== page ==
Unfortunately, consumers have not flocked to use MyChart. Uptake remains below 40%. MyChart apps are not personalized. They require users to link to alternative sites to retrieve information or access services. In essence, MyChart is a “bolt-on” consumer interface to Epic EHRs, which document clinical activity for subsequent billing.

Last winter, I needed to reschedule my semi-annual dermatology screening. Three weeks before the appointment, I accessed MyChart to schedule the new appointment. The first available date wasn’t until June, four months beyond my original appointment date. Waiting that long defeated the purpose of my semi-annual screening regimen. This was not acceptable.

I called Northwestern’s customer service center to see if they could do better. After lots of back and forth, their representative offered me the same appointment times available on MyChart. That exercise was a waste of time.

I went back to MyChart to send a message directly to my dermatologist’s office requesting the rescheduling. I scrolled to messages where the MyChart protocols required a reason for my inquiry. From the drop-down menu, I selected “scheduling.” MyChart then sent me back to its scheduling page. This was frustrating beyond belief. I was playing a game of circular roulette.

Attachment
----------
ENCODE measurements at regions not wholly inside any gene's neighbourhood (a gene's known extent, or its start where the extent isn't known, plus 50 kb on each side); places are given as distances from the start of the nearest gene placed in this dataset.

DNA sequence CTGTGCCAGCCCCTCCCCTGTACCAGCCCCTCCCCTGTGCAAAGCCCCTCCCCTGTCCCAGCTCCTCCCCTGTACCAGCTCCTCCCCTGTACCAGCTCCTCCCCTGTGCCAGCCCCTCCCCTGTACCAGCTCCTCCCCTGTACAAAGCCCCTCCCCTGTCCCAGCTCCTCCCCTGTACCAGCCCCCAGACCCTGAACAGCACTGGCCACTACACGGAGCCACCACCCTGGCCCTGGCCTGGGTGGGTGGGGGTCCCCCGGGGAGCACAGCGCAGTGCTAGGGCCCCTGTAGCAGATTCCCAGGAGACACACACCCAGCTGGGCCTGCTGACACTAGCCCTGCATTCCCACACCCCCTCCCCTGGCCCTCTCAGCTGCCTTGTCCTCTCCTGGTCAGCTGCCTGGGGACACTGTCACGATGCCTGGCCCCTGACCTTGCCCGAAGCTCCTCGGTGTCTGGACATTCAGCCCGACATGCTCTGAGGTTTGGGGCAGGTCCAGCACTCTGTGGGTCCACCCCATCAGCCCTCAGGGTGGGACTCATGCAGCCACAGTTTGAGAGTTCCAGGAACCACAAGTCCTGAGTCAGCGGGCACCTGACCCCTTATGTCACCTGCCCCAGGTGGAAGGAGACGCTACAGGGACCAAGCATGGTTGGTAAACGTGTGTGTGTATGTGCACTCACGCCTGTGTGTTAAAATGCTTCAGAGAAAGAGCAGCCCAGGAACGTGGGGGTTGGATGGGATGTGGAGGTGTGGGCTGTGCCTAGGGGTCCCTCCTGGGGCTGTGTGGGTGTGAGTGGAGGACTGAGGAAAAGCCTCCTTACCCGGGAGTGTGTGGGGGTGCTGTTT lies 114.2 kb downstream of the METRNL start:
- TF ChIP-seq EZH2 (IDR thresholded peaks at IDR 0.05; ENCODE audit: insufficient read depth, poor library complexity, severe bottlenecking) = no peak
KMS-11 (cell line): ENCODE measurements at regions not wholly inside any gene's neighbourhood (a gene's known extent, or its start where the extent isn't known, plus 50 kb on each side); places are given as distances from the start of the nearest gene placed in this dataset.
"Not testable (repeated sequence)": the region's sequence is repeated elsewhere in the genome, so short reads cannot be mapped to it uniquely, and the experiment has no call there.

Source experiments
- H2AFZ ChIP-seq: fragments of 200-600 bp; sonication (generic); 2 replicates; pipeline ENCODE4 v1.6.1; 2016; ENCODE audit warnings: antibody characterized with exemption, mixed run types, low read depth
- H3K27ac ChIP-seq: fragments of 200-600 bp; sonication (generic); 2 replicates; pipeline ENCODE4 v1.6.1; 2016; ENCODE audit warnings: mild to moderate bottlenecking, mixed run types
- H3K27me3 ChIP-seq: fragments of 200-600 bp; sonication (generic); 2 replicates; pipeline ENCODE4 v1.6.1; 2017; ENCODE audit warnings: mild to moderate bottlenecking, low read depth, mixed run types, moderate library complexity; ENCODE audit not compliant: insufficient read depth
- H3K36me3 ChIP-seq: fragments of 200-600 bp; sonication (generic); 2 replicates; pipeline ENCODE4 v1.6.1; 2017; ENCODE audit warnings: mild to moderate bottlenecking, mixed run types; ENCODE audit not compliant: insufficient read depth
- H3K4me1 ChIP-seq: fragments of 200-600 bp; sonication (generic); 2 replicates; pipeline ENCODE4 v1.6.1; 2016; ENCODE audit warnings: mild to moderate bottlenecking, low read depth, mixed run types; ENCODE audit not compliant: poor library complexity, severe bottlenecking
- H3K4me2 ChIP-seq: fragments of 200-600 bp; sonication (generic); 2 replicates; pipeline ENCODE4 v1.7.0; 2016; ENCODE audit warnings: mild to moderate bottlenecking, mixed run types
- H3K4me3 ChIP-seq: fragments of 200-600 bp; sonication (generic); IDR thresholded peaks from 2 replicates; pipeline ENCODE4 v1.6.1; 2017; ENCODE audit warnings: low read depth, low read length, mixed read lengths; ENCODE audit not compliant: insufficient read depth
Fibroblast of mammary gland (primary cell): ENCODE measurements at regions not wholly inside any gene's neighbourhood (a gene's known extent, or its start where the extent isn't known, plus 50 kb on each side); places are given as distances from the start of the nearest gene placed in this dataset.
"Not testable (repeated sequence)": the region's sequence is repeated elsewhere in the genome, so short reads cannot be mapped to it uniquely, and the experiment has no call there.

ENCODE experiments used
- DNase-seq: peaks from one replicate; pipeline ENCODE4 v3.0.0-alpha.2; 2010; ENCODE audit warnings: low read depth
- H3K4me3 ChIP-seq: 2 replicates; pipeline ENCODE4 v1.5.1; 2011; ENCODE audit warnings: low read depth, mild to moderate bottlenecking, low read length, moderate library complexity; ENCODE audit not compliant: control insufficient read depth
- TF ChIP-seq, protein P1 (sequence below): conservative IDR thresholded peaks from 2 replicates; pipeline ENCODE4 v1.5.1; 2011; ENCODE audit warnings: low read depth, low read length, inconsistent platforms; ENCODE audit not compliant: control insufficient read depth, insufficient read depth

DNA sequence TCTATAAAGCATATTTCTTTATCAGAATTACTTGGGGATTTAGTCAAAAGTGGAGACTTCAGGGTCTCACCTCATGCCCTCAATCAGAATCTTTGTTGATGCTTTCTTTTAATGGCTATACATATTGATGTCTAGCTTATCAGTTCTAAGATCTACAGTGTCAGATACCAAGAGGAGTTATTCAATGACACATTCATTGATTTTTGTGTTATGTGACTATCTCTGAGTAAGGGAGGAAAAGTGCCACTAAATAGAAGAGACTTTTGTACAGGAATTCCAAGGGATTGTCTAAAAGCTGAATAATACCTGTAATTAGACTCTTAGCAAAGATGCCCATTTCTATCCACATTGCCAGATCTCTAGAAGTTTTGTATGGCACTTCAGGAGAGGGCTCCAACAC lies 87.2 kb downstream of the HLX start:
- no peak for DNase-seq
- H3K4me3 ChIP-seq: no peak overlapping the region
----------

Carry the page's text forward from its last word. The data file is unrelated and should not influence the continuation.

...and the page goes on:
Now what? I manipulated the message function to guarantee my rescheduling request reached the staff in my dermatologist’s office. That effort took some time and creativity but ultimately worked. Unfortunately, my dermatologist’s nurse could only offer me a new appointment that was just a few weeks earlier than those offered on MyChart — so much for a timely check-up.

I’d had enough. I found another dermatologist that could see me right away. My gain was Northwestern’s loss. Three months later, I received a MyChart message from Northwestern alerting me to a rescheduled dermatology appointment that I hadn’t booked. What a way to run a railroad — or a hospital!

A ‘One Medical’ miracle

Right after that maddening app experience, I contracted COVID-19 and had to quarantine. This prevented me from travelling to Washington, D.C., for business. During this trip, I planned to meet with my friend and policy guru Dr. Zeke Emanuel, who is a professor at The Wharton School in Philadelphia.